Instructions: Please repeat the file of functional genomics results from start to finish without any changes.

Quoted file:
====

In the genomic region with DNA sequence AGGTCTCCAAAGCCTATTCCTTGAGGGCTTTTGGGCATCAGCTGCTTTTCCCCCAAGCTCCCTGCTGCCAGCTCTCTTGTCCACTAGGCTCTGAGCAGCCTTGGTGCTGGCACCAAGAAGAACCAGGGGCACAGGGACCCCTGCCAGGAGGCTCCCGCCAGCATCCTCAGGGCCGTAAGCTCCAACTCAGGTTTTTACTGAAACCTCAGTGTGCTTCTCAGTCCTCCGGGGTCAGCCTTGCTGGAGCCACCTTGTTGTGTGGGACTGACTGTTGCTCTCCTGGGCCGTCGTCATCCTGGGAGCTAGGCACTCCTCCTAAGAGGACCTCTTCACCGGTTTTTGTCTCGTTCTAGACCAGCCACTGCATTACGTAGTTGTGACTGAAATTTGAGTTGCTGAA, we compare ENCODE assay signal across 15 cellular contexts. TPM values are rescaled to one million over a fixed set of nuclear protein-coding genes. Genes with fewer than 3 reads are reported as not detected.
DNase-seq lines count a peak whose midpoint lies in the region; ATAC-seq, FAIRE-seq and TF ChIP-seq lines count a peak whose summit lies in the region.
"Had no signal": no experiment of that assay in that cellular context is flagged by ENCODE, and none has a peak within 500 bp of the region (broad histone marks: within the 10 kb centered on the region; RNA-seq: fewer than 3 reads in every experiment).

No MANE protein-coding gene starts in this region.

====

In the genomic region with DNA sequence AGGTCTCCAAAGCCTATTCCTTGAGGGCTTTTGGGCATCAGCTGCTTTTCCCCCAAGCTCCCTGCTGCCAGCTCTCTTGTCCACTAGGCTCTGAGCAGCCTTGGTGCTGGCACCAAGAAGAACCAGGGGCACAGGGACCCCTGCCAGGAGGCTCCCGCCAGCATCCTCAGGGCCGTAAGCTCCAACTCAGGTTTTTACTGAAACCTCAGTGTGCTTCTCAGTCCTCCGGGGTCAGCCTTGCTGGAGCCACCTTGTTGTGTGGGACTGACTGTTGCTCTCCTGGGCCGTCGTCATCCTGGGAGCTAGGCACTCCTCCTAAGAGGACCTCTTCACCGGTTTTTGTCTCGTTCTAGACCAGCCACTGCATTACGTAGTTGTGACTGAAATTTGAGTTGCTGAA, we compare ENCODE assay signal across 15 cellular contexts. TPM values are rescaled to one million over a fixed set of nuclear protein-coding genes. Genes with fewer than 3 reads are reported as not detected.
DNase-seq lines count a peak whose midpoint lies in the region; ATAC-seq, FAIRE-seq and TF ChIP-seq lines count a peak whose summit lies in the region.
"Had no signal": no experiment of that assay in that cellular context is flagged by ENCODE, and none has a peak within 500 bp of the region (broad histone marks: within the 10 kb centered on the region; RNA-seq: fewer than 3 reads in every experiment).

No MANE protein-coding gene starts in this region.